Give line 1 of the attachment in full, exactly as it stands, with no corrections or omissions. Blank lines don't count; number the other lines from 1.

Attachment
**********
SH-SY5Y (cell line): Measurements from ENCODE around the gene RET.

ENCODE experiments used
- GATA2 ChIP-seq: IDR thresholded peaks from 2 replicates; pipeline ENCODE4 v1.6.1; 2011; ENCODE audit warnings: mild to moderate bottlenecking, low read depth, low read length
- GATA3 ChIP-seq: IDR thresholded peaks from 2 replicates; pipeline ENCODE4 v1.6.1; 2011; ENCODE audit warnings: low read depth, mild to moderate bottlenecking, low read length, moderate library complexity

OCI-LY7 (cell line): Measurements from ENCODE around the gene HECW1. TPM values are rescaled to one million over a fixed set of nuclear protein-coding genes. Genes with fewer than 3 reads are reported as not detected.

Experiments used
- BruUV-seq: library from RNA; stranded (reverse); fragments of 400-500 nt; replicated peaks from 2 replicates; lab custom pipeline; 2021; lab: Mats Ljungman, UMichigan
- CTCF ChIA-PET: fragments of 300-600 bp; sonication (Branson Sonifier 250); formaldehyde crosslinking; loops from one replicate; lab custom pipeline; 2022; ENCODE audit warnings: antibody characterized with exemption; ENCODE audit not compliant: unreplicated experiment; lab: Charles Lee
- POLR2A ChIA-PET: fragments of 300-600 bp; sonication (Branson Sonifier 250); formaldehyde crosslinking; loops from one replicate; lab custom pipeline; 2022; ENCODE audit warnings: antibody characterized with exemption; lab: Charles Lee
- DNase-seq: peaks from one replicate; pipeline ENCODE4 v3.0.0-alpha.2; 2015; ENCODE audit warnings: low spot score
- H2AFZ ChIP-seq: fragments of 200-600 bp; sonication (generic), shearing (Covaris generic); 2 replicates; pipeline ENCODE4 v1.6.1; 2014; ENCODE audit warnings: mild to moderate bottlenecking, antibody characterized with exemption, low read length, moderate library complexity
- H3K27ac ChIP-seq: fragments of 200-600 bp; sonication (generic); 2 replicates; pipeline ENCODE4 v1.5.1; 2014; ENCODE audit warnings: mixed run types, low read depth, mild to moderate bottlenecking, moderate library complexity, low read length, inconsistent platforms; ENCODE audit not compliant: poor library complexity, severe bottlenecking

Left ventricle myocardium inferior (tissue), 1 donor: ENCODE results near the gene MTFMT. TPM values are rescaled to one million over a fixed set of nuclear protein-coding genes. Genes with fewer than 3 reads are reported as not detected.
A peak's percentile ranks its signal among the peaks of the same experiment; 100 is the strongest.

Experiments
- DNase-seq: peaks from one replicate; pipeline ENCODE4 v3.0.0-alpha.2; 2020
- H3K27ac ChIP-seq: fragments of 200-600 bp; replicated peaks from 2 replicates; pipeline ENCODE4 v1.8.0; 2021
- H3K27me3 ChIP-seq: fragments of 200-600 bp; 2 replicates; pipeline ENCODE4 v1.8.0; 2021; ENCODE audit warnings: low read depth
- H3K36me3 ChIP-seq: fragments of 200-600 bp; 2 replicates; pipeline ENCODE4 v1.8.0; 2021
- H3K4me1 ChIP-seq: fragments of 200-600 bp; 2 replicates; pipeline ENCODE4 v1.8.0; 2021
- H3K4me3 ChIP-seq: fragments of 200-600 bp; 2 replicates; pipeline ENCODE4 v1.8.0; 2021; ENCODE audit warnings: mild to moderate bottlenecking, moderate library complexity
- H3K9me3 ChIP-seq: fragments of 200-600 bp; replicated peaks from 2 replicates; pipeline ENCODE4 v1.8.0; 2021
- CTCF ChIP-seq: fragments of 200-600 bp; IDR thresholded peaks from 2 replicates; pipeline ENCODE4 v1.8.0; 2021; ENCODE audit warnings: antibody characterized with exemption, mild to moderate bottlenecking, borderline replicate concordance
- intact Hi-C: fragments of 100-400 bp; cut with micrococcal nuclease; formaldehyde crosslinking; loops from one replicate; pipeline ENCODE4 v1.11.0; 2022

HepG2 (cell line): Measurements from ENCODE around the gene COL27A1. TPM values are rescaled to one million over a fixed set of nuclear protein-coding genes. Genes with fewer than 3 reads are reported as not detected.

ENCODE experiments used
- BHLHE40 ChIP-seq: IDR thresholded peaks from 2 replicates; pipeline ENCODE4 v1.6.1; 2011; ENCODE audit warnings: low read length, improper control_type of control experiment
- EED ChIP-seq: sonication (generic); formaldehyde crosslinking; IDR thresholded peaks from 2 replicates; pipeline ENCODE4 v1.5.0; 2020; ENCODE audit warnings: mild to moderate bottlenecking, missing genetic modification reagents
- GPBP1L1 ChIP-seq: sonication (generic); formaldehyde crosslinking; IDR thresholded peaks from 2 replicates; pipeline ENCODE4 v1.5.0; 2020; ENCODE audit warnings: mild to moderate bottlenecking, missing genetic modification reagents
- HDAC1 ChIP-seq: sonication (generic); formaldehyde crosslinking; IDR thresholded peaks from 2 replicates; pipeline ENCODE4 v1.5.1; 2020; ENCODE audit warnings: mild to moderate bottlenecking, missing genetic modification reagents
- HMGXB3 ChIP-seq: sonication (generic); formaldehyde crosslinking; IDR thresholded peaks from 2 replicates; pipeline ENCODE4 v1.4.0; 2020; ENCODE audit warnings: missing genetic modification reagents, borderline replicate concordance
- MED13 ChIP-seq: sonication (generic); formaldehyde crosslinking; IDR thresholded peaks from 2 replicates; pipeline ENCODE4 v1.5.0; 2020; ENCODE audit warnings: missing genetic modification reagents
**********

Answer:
SH-SY5Y (cell line): Measurements from ENCODE around the gene RET.